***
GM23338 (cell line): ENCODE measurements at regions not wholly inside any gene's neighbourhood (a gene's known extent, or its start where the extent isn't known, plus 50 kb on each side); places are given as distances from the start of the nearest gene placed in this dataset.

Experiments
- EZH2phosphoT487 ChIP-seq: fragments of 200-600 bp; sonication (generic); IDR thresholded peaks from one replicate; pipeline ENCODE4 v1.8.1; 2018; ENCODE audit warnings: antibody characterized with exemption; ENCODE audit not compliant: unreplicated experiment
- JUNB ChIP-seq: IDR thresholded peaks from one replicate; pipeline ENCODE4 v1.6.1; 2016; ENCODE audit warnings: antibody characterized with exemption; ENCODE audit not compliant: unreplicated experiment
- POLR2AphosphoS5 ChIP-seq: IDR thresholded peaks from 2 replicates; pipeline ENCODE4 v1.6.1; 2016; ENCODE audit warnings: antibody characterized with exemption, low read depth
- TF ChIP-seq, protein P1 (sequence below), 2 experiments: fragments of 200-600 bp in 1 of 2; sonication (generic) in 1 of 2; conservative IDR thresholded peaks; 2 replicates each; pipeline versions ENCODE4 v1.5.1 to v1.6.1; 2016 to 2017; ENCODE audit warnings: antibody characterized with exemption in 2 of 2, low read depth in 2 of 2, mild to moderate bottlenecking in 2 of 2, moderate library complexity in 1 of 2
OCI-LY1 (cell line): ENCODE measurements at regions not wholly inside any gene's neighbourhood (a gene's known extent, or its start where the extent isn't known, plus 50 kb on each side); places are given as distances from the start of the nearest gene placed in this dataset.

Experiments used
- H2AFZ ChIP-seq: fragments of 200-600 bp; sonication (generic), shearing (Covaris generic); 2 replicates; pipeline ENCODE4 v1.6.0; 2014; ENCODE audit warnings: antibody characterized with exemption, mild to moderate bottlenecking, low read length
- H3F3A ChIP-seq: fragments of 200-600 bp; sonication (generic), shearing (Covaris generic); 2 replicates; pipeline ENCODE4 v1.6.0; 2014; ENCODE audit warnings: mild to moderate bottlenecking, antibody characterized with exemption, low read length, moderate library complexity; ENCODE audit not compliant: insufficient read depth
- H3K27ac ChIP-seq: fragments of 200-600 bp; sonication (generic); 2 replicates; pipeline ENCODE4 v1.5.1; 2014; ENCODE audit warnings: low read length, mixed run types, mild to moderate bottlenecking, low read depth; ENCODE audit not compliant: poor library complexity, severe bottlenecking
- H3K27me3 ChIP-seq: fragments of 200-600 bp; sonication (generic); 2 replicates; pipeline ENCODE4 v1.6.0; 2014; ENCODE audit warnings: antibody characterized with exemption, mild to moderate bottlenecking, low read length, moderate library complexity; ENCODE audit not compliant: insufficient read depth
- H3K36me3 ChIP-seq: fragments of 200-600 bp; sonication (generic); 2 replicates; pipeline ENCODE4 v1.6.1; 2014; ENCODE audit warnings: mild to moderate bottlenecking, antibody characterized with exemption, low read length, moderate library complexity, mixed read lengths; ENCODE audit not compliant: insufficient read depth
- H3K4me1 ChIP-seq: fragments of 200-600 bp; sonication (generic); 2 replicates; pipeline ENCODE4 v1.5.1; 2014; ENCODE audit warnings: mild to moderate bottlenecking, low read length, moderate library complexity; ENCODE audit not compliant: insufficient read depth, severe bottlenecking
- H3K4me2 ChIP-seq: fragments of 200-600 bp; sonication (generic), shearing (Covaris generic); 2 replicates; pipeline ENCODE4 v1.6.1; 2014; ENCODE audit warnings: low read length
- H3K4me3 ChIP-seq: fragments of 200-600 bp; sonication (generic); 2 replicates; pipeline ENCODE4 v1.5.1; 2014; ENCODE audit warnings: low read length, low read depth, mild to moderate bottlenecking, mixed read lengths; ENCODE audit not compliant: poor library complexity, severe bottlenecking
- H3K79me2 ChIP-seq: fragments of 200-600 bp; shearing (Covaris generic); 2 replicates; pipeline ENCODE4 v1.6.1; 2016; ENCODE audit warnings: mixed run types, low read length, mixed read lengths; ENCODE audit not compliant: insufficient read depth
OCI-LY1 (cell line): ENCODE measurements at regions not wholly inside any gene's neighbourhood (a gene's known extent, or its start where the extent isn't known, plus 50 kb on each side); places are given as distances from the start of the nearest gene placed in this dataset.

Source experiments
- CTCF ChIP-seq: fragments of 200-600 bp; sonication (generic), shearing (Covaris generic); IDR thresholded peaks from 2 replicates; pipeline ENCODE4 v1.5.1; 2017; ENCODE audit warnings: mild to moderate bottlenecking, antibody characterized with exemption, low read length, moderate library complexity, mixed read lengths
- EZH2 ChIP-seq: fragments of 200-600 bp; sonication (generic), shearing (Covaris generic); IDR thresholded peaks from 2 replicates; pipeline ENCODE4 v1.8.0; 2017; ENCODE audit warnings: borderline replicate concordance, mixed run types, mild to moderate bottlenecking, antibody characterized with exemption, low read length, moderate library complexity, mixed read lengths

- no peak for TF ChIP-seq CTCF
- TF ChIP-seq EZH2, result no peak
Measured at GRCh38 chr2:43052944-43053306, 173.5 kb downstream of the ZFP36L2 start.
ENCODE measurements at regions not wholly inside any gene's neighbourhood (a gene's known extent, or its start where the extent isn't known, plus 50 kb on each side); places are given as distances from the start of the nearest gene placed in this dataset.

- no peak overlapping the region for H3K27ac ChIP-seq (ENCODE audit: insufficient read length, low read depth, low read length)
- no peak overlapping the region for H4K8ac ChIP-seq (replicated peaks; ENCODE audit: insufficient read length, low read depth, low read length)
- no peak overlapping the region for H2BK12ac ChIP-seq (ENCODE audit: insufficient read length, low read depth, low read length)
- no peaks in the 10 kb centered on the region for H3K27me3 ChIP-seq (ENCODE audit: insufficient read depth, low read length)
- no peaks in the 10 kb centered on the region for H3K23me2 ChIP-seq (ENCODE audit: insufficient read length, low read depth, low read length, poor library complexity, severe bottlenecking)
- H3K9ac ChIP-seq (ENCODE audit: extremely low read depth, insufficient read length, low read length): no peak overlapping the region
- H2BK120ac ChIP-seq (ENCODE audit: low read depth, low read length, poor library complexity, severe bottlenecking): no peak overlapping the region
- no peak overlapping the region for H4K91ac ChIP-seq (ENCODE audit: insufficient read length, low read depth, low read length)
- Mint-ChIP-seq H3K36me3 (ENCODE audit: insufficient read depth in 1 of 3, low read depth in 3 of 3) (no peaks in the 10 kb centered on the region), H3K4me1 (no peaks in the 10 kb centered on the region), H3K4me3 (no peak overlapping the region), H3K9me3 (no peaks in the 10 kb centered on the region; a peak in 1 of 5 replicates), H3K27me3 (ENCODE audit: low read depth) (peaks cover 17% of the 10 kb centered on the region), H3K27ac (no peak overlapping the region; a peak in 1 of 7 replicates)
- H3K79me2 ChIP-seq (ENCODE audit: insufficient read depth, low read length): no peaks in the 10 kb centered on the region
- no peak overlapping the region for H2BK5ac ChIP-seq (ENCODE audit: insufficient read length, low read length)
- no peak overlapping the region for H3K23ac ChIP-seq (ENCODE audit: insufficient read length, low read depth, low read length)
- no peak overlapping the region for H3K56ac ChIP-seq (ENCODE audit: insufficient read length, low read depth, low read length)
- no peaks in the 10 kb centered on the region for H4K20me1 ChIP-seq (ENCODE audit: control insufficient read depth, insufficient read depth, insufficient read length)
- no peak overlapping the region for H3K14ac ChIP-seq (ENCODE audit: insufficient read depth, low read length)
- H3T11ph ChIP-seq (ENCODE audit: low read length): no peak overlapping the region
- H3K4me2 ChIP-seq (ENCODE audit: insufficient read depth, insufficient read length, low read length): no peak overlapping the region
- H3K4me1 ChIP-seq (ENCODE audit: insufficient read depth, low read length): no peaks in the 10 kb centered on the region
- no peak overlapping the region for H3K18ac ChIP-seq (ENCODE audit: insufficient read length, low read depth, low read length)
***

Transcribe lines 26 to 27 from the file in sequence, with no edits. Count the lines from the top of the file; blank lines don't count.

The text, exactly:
- no peak overlapping the region for H3K27ac ChIP-seq (ENCODE audit: insufficient read length, low read depth, low read length)
- no peak overlapping the region for H4K8ac ChIP-seq (replicated peaks; ENCODE audit: insufficient read length, low read depth, low read length)